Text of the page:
Contrasting soft OA with Churchman’s systems approach
It is not often that I come across a concept map in a systems book. In fact, in the more than six years that I have studied soft systems thinking, in particular Churchman’s systems approach, I have not even once come across a single proper concept map of the type devised by Joe Novak of the Institute for Human & Machine Cognition (IHMC), which is of the type that I would call a concept map (proper). This blog is full of them, so I am obviously a true-to-hart aficionado, even though I do not follow all IHMC recommendation in my drawing practice. In this post I will redraw the concept map that I found and will examine some of its key aspects.
Soft OA concept map The first ever systems thinking concept map I have come across is the one depicting the key elements of ‘soft’ operational analysis (OA) on p. 49 of the “Analyst-Oriented Volume: Code of Best Practice for ‘Soft’ Operational Analysis” of the “NATO Guide for Judgement-Based Operational Analysis in Defence Decision Making”, which was published in 2012 and is available here. The report writes some very nice things about concept mapping: “This figure in itself is an example of ‘soft’ OA: a concept map where key concepts and their relationships are depicted in order to create a structured visual image of the ‘problematic situation’. Its purpose is creating clarity, focus and enabling communication and debate.”
Limits of concept mapping I could not have said it better, except for one crucial point: In my experience it is very difficult, if not impossible, to represent the full problem space of any problematique or wicked problem in a single concept map. There are simply too many conflicting decision or design issues involved. A ‘systems smart’ dissolution or resolution will always involve a mental jump of some kind, a kind of “ah-ha!” experience, before we see a way ahead. The NATO guide puts so much emphasis on validity and credibility that we may fall in the same trap as the past ‘rigour’ proponents, which may trouble our troubled view even further.
Elements of soft OA Very briefly, decision-makers are faced with ill-structured, wicked problems that have decision issues that are seemingly impossible to address adequately. Yet, they need action plans or at the very least get some very good ideas of how to move forward. Soft OA suggests that rational study designs can enable the structuring and understanding of the wicked decision issues. These study designs are carried out by the stakeholders involved, including the decision-makers and clients, using appropriate problem resolving methods suggested by ‘neutral’ or ‘objective’ soft OA analysts under the guidance of ‘neutral’ soft OA facilitators. If the analysts follow best practice the validity of the study results can be assured, which in turn leads to credibility and acceptability to the key decision makers. Crucially, there is judgment in all the stages of soft OA, including the final decision to implement recommendations or not. That’s why the report prefers the term “Judgement-Based Operational Analysis”. The adjacent concept map is by and large based on the concept map in the report.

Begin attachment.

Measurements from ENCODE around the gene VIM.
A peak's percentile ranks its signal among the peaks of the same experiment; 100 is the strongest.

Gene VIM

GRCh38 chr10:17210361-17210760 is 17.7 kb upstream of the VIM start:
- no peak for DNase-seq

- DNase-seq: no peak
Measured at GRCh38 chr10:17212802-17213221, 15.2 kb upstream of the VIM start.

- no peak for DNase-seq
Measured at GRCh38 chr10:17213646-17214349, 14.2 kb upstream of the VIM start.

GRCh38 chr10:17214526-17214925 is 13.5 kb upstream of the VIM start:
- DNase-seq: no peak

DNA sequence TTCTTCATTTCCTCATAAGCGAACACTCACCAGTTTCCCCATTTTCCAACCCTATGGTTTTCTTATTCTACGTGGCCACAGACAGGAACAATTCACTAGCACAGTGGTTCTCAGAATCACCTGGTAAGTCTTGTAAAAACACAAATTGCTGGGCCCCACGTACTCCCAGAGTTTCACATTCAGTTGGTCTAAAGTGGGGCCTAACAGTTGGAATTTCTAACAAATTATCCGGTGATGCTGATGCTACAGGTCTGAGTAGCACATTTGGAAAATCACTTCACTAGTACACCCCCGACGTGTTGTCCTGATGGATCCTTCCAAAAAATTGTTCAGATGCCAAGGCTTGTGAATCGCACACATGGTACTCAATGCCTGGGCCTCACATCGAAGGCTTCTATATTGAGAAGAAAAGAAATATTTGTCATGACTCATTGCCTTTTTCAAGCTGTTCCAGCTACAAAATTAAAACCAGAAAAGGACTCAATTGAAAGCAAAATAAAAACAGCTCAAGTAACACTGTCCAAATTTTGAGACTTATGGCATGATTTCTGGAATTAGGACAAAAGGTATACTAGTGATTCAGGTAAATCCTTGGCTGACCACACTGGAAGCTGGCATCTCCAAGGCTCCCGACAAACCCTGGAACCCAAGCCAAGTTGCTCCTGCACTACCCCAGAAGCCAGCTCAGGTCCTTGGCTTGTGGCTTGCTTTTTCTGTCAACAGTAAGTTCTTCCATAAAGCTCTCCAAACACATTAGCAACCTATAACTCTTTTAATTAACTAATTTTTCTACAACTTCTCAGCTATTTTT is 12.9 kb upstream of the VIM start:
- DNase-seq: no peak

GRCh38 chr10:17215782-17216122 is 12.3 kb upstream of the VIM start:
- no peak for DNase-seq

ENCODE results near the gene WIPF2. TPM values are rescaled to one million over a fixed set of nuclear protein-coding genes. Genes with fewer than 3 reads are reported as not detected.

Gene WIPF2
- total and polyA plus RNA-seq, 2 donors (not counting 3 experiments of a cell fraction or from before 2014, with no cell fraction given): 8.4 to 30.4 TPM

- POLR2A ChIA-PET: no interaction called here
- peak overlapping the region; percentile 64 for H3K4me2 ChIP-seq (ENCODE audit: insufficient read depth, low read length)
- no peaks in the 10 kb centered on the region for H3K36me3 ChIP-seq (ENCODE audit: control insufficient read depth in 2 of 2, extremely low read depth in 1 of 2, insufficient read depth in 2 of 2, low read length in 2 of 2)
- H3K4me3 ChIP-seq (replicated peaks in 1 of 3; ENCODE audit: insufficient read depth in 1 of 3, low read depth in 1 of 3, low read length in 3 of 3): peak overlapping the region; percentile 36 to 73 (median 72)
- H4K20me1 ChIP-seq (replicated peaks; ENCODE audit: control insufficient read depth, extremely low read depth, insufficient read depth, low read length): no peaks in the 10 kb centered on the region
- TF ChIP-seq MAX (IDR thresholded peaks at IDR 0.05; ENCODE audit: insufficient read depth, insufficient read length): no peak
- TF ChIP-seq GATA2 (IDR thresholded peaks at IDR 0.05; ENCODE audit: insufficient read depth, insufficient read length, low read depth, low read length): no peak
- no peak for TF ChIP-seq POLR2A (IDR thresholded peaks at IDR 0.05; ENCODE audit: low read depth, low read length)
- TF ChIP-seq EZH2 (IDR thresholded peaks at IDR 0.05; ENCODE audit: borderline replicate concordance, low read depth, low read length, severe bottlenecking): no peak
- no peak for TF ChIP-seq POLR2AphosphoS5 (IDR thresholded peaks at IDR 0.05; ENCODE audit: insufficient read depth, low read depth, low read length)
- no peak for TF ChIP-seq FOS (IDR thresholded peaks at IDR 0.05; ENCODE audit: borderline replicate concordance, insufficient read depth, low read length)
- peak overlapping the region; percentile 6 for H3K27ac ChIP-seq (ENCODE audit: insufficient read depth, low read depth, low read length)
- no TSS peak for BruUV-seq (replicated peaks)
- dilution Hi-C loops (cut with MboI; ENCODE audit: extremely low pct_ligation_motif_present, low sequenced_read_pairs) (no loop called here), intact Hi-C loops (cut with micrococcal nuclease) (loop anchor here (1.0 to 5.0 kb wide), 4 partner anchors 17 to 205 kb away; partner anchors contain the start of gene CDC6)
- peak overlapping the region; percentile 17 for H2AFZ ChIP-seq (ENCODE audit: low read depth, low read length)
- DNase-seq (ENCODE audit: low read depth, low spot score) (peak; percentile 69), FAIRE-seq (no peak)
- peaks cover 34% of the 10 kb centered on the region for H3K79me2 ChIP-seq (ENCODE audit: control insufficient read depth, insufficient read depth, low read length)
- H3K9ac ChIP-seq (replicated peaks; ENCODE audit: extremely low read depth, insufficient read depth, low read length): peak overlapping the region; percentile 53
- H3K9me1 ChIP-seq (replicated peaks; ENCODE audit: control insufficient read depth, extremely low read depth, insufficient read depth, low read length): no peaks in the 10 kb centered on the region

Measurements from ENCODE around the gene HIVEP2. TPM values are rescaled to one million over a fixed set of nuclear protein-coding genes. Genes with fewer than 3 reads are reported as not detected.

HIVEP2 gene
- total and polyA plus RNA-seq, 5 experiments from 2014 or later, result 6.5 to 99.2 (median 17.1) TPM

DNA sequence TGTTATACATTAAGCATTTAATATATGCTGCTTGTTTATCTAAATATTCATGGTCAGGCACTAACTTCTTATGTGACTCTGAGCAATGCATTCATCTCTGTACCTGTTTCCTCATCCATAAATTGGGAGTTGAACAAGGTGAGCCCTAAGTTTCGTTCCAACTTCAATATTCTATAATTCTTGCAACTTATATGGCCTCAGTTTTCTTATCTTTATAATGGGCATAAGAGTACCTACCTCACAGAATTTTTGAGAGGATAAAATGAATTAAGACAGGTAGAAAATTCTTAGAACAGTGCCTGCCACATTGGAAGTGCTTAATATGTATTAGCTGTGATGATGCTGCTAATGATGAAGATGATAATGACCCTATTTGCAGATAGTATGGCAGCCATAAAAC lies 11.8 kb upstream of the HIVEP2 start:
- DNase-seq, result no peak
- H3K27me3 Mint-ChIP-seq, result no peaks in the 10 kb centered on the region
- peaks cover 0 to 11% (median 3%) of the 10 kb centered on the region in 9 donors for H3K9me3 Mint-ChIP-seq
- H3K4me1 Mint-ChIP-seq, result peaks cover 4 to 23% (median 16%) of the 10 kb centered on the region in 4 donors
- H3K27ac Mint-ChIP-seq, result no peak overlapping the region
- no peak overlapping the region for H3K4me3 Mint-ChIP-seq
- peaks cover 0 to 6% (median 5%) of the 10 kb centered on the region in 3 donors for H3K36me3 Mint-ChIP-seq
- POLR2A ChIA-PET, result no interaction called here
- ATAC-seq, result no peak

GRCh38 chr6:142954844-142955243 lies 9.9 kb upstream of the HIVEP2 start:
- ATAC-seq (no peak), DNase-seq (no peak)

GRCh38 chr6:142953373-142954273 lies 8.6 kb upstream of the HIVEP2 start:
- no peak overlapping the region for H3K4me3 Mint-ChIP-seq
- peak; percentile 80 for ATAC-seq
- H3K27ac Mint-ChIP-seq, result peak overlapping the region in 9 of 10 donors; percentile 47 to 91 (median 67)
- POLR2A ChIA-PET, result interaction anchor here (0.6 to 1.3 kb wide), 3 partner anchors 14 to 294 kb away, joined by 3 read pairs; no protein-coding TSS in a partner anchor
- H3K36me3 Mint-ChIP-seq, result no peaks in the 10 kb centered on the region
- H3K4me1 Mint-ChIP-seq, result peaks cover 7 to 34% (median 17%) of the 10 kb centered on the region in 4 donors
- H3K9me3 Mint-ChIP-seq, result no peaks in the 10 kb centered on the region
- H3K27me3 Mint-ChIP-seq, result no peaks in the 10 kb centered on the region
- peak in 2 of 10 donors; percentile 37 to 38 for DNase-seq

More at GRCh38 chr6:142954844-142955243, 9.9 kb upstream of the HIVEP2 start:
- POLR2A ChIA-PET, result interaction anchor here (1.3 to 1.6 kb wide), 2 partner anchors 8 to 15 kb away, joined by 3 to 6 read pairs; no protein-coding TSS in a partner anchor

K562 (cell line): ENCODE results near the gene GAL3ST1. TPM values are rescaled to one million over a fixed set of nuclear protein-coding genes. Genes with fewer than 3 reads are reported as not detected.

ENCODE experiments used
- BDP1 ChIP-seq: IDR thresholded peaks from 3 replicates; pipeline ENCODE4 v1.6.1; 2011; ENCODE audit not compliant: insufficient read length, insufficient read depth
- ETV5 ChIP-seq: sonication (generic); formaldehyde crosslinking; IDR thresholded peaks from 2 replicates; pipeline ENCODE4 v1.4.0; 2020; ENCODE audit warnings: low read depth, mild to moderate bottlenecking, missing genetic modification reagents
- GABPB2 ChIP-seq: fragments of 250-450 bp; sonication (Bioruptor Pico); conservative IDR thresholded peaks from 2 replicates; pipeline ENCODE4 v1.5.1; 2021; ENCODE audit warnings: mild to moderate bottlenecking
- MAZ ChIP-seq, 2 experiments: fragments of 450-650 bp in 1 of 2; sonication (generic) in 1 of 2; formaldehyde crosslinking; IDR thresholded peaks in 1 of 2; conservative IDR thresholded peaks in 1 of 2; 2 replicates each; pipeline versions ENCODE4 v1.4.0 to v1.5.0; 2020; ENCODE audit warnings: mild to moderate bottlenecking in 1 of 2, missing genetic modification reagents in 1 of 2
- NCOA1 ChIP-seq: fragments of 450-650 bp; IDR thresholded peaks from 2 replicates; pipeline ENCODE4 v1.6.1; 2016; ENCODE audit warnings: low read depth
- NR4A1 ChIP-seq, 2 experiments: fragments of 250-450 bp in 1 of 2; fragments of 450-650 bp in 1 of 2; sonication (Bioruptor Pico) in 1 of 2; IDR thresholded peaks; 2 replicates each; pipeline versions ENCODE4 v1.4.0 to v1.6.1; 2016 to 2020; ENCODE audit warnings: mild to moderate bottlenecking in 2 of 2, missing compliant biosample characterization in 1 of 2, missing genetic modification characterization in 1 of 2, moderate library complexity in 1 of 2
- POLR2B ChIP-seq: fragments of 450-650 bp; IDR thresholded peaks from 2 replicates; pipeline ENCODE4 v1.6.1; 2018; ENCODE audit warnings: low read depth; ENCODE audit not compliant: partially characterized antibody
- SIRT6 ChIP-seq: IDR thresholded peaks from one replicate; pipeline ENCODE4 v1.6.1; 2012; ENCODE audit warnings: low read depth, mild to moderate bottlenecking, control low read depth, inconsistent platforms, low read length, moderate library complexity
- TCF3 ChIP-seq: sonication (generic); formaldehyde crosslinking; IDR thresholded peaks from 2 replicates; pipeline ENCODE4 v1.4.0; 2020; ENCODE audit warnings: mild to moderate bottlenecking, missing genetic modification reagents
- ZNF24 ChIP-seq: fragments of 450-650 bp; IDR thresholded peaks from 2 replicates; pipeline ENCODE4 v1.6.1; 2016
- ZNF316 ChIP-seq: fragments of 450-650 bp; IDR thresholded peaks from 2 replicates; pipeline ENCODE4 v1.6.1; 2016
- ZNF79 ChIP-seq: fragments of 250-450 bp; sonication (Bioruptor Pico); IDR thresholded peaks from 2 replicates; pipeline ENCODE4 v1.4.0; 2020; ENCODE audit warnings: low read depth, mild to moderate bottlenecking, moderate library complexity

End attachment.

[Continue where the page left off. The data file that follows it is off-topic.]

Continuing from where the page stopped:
Some difficulties in soft OA The NATO report is full of good advice for all those who work in or for soft OA. I can ‘t help noting, though, that much of it could have come straight out of Churchman’s trilogy on the systems approach (1968, 1971, 1979). As I have pointed out earlier, the idea of multimethodology is at the origin of Churchman’s dialectical systems approach, which is in fact OA a long time ‘avant la lettre’. The report becomes a bit confusing where it talks of stakeholders and decision makers being clients. In itself this is nothing new, except that it ignores the solution proposed by Churchman: there are four roles in any plan to resolve or dissolve a wicked problem, represented by his four role categories of client/beneficiary, decision-maker, planner, and systems philosopher. Everybody involved can play one or more roles. One might even suggest that the more everybody plays all four roles in different ways, the better. Churchman adds that there are many fundamental relationships and patterns between these four categories and eight more categories. Some of these relationships are dealt with in some of the methods, models and best practices described or suggested in the report, but not all, and certainly not all in their full interdependency, which is another key principle in Churchman’s approach.
The scrutineer In section 4.2 (p. 58) of the NATO report there is one individual that merits special attention, that of scrutineer or reviewer, auditor. I suggest that if a study is completed and the dialectical systems approach of Churchman has not been made use of explicitly, at least one professional scrutineer should use it as part of his task. It could be argued that if Churchman’s principles, concepts and insights have already been dealt with by the methods and models suggested by the analysts, then there is no need to apply them again. The question is: how can we know that this is indeed fully the case without checking? Another question is: what other approach or method or methodology is sufficiently generic and fundamental so as to be able to fulfill the same scrutinizing role as Churchman’s dialectical systems approach? Lastly, if a non-OA approach has been used to address a wicked problem (but then, has the problem been recognized as such?) it would appear even more wise to scrutinize the result using Churchman’s approach.